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Paris, 13 October 2014

CNRS congratulates Jean Tirole, laureate of the 2014 Nobel Prize in Economics

The Nobel Memorial Prize in Economic Sciences1 for 2014 has been awarded to Jean Tirole for his analysis of market imperfections and regulation. Aged 61, this researcher at the GREMAQ2 (a joint research unit between Toulouse 1 University, the CNRS and INRA) is the third French economist to receive the discipline's highest distinction, after Gérard Debreu in 1983 and Maurice Allais in 1988. Basing his approach on game theory and information theory, Tirole has laid the foundations of a “New Industrial Economics”, in collaboration with his friend and colleague Jean-Jacques Laffont. Taking the strategies and behavior of individuals and groups into account, his research is anchored in the social sciences, drawing from political science, sociology and psychology. Under the impetus of Tirole and Laffont, the city of Toulouse has become one of Europe's most important centers for economic research. The prize is a towering achievement for Tirole, currently president of the Ecole d'Economie de Toulouse (TSE3), an institution that he helped found and where he served as director from 2006 to 2009. Recipient of the 2007 CNRS Gold Medal, France's highest scientific distinction, Tirole is an active participant in the public debate, helping to shape economic policy.

CNRS president Alain Fuchs praises Jean Tirole as “an exceptional theoretician who has succeeded in modeling key economic issues and broadening the international scope of this research.”  

The body of Tirole's work is based on two concepts:
-    Game theory, which represents and predicts the strategies of various players in a situation of interdependence, with all players pursuing their own goal;
-    Information theory, which takes into account the strategic use of privileged information by those same players.

Laureate of the CNRS Gold Medal in 2007, Tirole is held in high esteem by his fellow economists, primarily for his fundamental contributions in five fields:
-    He was one of the pioneers in the study of (rational) asset bubbles in dynamic general equilibrium.
-    In collaboration with the late French economist Jean-Jacques Laffont, Tirole revolutionized the economic analysis of the regulation of network industries (telecommunications, electricity, etc.). Their work has had considerable influence, and their book A Theory of Incentives in Regulation and Procurement, published in 1993, remains a reference in the field.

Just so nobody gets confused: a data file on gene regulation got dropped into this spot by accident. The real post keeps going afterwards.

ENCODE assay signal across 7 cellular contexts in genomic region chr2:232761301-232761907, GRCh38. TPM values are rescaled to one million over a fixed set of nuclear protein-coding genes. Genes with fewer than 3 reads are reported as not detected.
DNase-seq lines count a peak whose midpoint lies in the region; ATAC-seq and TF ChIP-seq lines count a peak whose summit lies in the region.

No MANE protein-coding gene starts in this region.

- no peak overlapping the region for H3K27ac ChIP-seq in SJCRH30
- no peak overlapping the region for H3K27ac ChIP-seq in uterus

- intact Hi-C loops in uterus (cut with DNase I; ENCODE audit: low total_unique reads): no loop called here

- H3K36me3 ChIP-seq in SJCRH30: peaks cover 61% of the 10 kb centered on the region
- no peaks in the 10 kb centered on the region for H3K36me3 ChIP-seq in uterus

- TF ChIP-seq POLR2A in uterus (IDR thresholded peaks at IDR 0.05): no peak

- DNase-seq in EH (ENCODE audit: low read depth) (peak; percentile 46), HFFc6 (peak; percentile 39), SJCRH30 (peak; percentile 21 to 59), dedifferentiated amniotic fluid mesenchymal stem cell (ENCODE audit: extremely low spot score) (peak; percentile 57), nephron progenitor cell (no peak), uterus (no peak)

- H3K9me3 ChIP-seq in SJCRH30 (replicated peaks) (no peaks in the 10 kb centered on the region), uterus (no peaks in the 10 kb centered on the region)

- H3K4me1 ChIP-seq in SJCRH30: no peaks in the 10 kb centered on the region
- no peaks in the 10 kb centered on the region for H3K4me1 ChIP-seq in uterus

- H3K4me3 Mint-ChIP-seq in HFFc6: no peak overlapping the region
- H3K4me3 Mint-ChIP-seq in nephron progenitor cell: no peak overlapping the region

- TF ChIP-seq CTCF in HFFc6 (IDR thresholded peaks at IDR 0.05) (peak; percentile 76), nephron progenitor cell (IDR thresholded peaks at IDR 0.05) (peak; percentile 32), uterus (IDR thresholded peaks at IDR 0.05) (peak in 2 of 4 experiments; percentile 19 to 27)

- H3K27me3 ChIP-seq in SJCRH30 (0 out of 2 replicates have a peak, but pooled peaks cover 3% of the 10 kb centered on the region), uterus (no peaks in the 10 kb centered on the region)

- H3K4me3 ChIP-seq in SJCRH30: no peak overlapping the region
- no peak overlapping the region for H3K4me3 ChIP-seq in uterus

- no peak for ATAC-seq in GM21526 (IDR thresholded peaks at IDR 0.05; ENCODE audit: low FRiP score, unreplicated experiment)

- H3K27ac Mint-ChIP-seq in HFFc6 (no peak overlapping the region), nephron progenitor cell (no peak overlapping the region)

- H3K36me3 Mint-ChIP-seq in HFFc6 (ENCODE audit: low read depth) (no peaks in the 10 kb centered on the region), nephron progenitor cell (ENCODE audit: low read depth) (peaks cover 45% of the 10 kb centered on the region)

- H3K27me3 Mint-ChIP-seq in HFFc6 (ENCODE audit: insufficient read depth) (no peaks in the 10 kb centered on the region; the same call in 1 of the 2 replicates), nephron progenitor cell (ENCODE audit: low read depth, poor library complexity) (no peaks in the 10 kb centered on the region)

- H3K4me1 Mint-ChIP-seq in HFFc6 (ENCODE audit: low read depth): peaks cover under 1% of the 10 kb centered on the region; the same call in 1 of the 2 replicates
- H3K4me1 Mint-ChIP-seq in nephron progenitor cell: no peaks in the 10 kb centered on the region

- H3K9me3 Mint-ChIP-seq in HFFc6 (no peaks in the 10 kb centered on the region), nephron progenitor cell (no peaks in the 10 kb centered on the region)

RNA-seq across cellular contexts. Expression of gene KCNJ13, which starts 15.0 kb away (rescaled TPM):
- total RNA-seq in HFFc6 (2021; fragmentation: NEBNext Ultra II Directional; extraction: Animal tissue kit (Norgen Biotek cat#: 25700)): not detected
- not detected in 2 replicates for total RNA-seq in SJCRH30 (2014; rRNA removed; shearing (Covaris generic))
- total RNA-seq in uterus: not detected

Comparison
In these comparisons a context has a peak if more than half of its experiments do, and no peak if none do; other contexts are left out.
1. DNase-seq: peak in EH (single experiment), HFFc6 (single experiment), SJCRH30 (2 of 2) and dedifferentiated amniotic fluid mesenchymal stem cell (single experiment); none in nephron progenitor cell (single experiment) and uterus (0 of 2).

-    Tirole also updated the theory of corporate finance and organizations, proposing a comprehensive overview of modern-day corporate finance.
-    As a result of his truly innovative research, industrial economics has become the preferred analytical language for experts in competition law.
-    Over the past 10 years, with the economist Roland Bénabou (Princeton University), he has been conducting research combining economics and psychology.

With Laffont, Tirole played a key role in setting up an economic research complex that grew into the theme-based advanced research network Toulouse Sciences Economiques (TSE), which he directed from 2006 to 2009 and where he now serves as president. The school of thought represented by the TSE aims to be a driving force in economic expertise and debate, both in France and abroad. An internationally-renowned authority, Tirole attributes his vocation to his vision of economics as a discipline that seeks to “make the world a better place”. To this end, the tools that he has developed offer concrete solutions in such fields as the environment, market rationalization and job protection.

A mathematician by training, Tirole became interested in economics while studying at École Polytechnique. At 23, he joined the Ponts et Chaussées engineering corps, with its strong tradition of excellence in economics. For his PhD, he chose the Massachusetts Institute of Technology (MIT), which at the time had one of the best economics departments in the world. He then taught at MIT for eight years, from 1984 to 1992, and has held a permanent visiting professorship there ever since. “It is important for me to keep in touch with MIT,” he points out, “because most economic research is done in the United States.”

Photos of Jean Tirole are available.

To find out more:
-    Press release for the press conference on the 2007 Gold Medal

Tirole_Nobel

© CNRS Photothèque / Christophe LEBEDINSKY

Jean Tirole.



Notes:

1 officially Sveriges Riksbank Prize in Economic Sciences in Memory of Alfred Nobel
2 Groupe de Recherche en Economie Mathématique et Quantitative.
3 Toulouse sciences économiques.

Contacts:

CNRS press officer l Priscilla Dacher l T+33 (0)1 44 96 46 06 / 51 51 l priscilla.dacher@cnrs-dir.fr


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